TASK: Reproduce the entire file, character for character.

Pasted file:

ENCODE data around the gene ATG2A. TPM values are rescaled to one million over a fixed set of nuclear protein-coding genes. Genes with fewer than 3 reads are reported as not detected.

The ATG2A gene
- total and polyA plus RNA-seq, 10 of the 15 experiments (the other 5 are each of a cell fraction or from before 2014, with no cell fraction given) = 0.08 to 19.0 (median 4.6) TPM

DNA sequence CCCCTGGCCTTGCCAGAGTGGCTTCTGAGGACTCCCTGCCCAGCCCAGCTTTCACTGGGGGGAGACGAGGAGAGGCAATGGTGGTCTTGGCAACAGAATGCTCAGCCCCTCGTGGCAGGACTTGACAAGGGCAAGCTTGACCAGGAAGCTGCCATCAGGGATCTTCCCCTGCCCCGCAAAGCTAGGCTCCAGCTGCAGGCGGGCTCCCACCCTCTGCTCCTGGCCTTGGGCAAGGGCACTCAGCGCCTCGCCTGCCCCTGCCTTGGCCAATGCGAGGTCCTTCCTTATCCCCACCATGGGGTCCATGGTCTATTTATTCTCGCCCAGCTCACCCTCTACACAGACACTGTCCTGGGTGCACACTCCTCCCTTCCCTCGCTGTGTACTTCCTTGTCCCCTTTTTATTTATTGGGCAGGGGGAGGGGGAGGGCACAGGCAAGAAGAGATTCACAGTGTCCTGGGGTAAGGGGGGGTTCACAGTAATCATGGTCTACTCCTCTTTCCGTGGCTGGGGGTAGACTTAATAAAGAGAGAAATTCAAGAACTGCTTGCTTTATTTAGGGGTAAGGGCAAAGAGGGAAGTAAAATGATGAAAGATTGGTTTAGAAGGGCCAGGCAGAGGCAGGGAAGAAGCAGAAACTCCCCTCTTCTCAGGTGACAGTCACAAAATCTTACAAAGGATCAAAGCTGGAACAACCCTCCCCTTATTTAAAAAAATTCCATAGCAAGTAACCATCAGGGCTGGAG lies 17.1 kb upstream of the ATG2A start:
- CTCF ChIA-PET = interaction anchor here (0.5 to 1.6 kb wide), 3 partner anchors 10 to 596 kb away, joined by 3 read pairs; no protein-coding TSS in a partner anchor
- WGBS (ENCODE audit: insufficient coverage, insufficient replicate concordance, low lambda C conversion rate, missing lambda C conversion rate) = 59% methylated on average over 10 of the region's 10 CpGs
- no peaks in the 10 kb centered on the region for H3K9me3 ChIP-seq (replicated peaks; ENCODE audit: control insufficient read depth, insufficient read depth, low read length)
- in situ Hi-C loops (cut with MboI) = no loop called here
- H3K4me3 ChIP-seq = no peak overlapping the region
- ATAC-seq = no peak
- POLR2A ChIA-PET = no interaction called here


ENCODE data around the gene ATG2A. TPM values are rescaled to one million over a fixed set of nuclear protein-coding genes. Genes with fewer than 3 reads are reported as not detected.

The ATG2A gene
- total and polyA plus RNA-seq, 10 of the 15 experiments (the other 5 are each of a cell fraction or from before 2014, with no cell fraction given) = 0.08 to 19.0 (median 4.6) TPM

DNA sequence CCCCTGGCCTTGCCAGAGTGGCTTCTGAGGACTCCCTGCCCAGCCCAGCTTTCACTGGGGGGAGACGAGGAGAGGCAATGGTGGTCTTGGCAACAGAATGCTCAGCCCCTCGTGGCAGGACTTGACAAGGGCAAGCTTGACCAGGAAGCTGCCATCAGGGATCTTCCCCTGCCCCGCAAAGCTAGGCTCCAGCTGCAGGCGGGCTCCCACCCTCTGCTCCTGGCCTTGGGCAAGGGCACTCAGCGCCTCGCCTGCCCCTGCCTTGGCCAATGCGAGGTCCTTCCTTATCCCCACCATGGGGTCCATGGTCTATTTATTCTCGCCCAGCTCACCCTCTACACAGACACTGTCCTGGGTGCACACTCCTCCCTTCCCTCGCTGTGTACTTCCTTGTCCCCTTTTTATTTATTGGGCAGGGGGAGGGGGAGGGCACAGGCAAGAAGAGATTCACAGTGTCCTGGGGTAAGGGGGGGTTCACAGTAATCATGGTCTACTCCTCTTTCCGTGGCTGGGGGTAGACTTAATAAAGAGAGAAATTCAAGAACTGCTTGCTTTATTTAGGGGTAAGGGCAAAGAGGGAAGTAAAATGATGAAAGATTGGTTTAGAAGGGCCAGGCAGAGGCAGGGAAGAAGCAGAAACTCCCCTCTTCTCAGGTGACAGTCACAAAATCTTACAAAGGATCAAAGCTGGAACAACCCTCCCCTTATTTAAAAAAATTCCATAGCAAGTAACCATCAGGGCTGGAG lies 17.1 kb upstream of the ATG2A start:
- CTCF ChIA-PET = interaction anchor here (0.5 to 1.6 kb wide), 3 partner anchors 10 to 596 kb away, joined by 3 read pairs; no protein-coding TSS in a partner anchor
- WGBS (ENCODE audit: insufficient coverage, insufficient replicate concordance, low lambda C conversion rate, missing lambda C conversion rate) = 59% methylated on average over 10 of the region's 10 CpGs
- no peaks in the 10 kb centered on the region for H3K9me3 ChIP-seq (replicated peaks; ENCODE audit: control insufficient read depth, insufficient read depth, low read length)
- in situ Hi-C loops (cut with MboI) = no loop called here
- H3K4me3 ChIP-seq = no peak overlapping the region
- ATAC-seq = no peak
- POLR2A ChIA-PET = no interaction called here